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Terrorist Blast Teaches Lesson to Stress Expert

November 05, 1985|PATRICK MOTT

On the morning of Oct. 11, Daniel Thorne, a marriage and family counselor from Orange, had just walked into the office building at 1905 East 17th St. in Santa Ana for a 9 a.m. meeting. A consultant on stress management as well as family problems, Thorne was preparing to discuss individual case counseling with employees of Holman Consulting, an employee-assistance firm.

Short minutes later, a bomb thought to be planted by terrorists exploded on the floor below Thorne, ripping through the offices of the American-Arab Anti-Discrimination Committee and killing Alex Odeh, head of the committee and one of California's leading Arab spokesmen. The force of the blast shattered windows throughout the floor, and glass and other debris was blown into the street and parking lot below.

For Thorne, 32, the tragedy was a swift and direct lesson in coping with what has become for many people throughout the world the most stress-laden situation they are likely to encounter in their lives: the ever-present threat of terrorism.

Helping patients deal with stress is a specialty with Thorne, but, he said, it is one thing to worry about losing one's job but quite another to worry about losing one's life. People's reactions, like his on the morning of Oct. 11, can be unexpected.

"When the bomb went off," he said, "it was almost like a traffic accident, like the building had hit something huge. My first thought was that it was an earthquake, but I'd lived in California long enough to know right away that it wasn't. We heard screaming in the halls and smoke came up to our floor. We saw shattered glass all over.

"I didn't panic. I wasn't anxious, I wasn't nervous. It was almost like being in school and this was a fire drill. We just calmly left the building and went to the parking lot. It wasn't until 15 minutes later that we heard people talking about a bomb."

Laughs a Little

"Right then, when I heard that, that's when things really started changing for me," he said. "I wondered why anyone would want to do this. My first reaction, and this might sound strange, was to laugh a little bit. When I'm depressed or angry, I try to do that. It holds me together, keeps me from crying. At the same time, though, there was fear. We were all thinking there might be more bombs."

Other occupants of the building whom he met in the parking lot appeared calm but "did a lot of talking," said Thorne. "That was the general reaction. There was some joking by some people to relieve the tension and some people didn't talk about it at all. They talked about business."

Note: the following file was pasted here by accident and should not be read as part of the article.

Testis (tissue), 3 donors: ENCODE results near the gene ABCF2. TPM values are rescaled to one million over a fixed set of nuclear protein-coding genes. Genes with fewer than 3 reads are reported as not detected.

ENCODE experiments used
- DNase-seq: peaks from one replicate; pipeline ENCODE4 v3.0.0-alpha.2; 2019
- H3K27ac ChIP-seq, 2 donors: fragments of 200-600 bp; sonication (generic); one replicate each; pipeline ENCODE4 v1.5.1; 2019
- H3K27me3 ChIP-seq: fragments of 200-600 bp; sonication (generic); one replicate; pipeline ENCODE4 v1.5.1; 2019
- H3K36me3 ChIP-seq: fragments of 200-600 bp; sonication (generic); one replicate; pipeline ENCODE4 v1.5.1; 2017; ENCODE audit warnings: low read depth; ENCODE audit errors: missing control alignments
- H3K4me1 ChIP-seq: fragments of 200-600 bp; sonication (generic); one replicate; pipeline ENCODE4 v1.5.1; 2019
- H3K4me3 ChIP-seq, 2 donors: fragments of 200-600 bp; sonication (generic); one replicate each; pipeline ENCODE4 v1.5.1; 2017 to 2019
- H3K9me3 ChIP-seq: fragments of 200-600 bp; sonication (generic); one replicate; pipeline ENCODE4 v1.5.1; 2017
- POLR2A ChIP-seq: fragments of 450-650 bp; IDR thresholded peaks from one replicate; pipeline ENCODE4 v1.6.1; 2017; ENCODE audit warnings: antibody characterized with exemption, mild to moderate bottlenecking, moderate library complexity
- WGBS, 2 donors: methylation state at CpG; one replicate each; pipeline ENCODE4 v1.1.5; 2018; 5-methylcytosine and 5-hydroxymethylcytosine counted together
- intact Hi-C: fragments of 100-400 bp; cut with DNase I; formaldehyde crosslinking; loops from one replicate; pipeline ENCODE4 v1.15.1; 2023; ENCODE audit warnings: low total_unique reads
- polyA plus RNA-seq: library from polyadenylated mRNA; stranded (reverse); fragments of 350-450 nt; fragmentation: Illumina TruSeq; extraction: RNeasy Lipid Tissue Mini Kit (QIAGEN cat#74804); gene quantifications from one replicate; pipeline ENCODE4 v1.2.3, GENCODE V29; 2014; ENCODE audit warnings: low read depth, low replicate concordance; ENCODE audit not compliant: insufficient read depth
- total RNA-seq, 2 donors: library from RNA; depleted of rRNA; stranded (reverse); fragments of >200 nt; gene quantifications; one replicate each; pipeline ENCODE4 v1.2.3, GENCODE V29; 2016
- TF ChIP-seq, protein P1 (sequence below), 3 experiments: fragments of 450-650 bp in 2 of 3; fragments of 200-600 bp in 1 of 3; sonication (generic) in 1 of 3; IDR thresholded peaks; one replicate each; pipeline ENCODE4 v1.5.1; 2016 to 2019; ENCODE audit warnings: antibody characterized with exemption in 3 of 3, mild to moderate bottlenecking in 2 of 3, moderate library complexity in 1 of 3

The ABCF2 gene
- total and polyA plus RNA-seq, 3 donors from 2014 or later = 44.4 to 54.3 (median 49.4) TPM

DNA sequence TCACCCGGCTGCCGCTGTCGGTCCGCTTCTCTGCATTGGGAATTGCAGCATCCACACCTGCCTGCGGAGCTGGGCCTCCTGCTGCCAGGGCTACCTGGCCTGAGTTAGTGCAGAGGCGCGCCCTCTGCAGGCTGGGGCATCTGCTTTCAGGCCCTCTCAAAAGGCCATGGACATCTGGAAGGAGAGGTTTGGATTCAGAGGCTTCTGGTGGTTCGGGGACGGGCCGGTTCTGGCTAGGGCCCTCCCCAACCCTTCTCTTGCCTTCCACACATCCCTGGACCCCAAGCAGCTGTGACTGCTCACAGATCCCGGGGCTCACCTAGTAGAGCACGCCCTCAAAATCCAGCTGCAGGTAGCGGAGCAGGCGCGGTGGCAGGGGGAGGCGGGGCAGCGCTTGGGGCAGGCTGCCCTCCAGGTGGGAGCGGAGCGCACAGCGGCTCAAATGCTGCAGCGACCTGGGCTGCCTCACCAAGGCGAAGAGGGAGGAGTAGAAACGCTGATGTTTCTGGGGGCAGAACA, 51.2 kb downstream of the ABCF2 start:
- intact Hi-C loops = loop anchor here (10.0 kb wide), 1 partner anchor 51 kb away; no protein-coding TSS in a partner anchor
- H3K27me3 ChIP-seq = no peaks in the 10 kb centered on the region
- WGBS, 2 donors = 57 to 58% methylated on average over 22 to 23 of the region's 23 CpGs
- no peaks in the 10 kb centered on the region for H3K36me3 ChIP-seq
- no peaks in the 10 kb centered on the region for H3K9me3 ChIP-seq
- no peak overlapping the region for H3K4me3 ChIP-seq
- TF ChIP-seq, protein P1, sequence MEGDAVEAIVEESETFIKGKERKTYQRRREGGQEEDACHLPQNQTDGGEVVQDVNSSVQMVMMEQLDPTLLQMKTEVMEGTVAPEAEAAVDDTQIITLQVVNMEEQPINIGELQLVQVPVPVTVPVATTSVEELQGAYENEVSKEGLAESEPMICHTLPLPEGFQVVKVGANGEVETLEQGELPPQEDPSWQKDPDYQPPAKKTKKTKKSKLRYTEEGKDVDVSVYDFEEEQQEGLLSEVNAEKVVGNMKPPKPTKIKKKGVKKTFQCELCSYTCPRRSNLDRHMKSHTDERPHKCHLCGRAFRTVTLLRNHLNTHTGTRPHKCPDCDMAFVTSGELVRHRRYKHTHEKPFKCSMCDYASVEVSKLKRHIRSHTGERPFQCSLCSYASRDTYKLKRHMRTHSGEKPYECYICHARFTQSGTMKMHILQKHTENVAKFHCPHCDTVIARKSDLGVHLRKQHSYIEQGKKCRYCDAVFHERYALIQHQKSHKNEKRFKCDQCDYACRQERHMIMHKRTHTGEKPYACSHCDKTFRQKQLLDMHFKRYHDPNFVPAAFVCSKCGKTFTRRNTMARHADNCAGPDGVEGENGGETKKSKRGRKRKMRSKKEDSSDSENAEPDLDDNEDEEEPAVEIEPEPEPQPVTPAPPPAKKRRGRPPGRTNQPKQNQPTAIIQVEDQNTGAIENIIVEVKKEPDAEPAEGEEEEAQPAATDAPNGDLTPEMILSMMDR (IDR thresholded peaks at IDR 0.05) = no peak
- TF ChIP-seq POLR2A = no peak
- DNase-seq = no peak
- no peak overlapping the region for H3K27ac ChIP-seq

But, said Thorne, as the day went along and the realization of what had happened deepened, "I realized that if the bomb was planted by a terrorist he could have blown up the whole building and we all could have died."

Took the Day Off

At first, Thorne said, he tried to go back to work but then realized that his mind was swimming with the events of the morning. He took the day off, went home and played with his 3-year-old son.

Thorne said he has not counseled anyone in the building since the bomb blast but said if anyone who suffered through the disturbing effects of that morning continues to feel nervous or anxious the best self-therapy is "what I call unloading. Just airing their thoughts about it, talking to someone about their feelings. Talking about the experience is important. Depending on their degree of anxiety and their emotional state at the time, they may want to take time off from work, to get away from the pressure and decompress.

"They need to mentally put things in focus. They need to say, 'I'm OK, it was pretty serious, but I'm all right and the chances are it won't happen again so I'm going to just go on with my life."'

Thorne pointed out, however, that the psychological effects of a single incident, while upsetting, are not the same as anxiety that is felt more continuously.

As the memory of the bomb blast and Odeh's death--and the greater danger that might have been--lingered with Thorne, he said he began to think about and analyze what sort of extraordinary stresses are felt by those who face the threat of terrorism each day: foreign correspondents, embassy employees, U.S. oil company workers based in the Middle East--anyone, in fact, living or working in a volatile political or social climate.

Stress of Combat

Those stresses, he said, would be similar to those felt by combat soldiers or big-city police officers. The stress would be chronic rather than acute, continuous rather than a one-time scare. And the fuel for the stress would be uncertainty.

Then, "you would have to take care of (your mental health) on an ongoing basis," Thorne said. "You would have to know all the factors going in, take precautions, be on guard, know that it could happen and accept the situation."

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